1957 Ferrari 250 GT CaliforniaM
any people consider the 'California Spider' to be the most beautiful car to emerge from Maranello, with its stunning lines and elegant form equally complimented by its performance credentials. It was designed for leisurely drives with the top down on Saturday, and racing and winning on Sunday. For discerning buyers seeking Italian style and flair of an open sports car with power, reliability, versatility, and excellent road holding and handling capabilities - none was more suited than the Ferrari 250 Granturismo Spyder California.
The booming North American market provided a lucrative opportunity for those who got the formula right, and Ferrari's success was aided by two influential dealers, Luigi Chinetti and John von Neumann. They impressed upon the factory that a dual-purpose 250 GT convertible would appeal to a segment of American clientele, specifically those with influence, wealth, style, and an inkling towards competition. Faithfully following and executing the original concept, the California Spider was given a lightweight folding top, swept-back windscreen, minimal interior appointments, and bucket seats. 106 California Spiders were built between 1957 and 1963 with 50 resting on the long-wheelbase (LWB) platform and 56 of the final short-wheelbase (SWB) variant. True to form, they were raced with a remarkable degree of success, including class wins at Le Mans and Sebring along with numerous victories in SCCA B-Production events. American driver Richie Ginther co-drove with Howard Hively in a LWB California Spider (chassis 1085 GT) to win the GT Class at the 1959 12 Hours of Sebring, finishing 9th overall. Chinetti's North American Racing Team entry (chassis 1451 GT) driven by Bob Grossman and Fernand Tavano finished 5th overall (and 3rd in the 3-liter GT Class) at the 1959 24 Hours of Le Mans, beaten only by two Aston Martin sports racing cars and two Ferrari competition coupes. It covered 3,964.491 kilometers at an average speed of 165.187 km/h, including pit stops. Grossman would drive the same car to many SCCA victories including at Lime Rock, Bridgehampton, and the Nassau Memorial Trophy during the Bahamas Speed Weeks.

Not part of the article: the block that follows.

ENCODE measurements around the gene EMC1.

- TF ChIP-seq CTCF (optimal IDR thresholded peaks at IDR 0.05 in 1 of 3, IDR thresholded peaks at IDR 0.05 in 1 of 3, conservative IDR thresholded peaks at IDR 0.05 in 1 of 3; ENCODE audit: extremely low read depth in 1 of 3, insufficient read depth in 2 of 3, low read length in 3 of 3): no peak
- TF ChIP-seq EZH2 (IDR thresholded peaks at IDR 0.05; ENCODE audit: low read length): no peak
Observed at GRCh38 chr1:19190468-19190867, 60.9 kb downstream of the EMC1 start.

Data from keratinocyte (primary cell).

At the time, Ferrari produced a convertible V-12 road car called the 250 GT Cabriolet which drew its roots from the Pinin Farina Coupe. The far more potent California Spider was a convertible version of the 250 GT Berlinetta known as the 'Tour de France' (or TdF) for its wins at the iconic French sports car race. Production of the California Spider began in 1958, and several examples had been built by the time it was announced as a separate model at Ferrari's annual press conference in Modena on December 9th of 1958. Many early examples were given only subtle changes over their hardtop sibling, and the prototype example (chassis number 0769 GT) was nearly unchanged from the TdF, apart from the convertible top. Within a short time, the California Spiders were given a new chassis (type 508D) an engine with reinforced connecting rods and crankshaft (type 128D). They retained the 250's original wheelbase of 2,600 millimeters and the cosmetic changes were minor, with slightly revised wheel arches, and it could be specified with either open or closed headlights.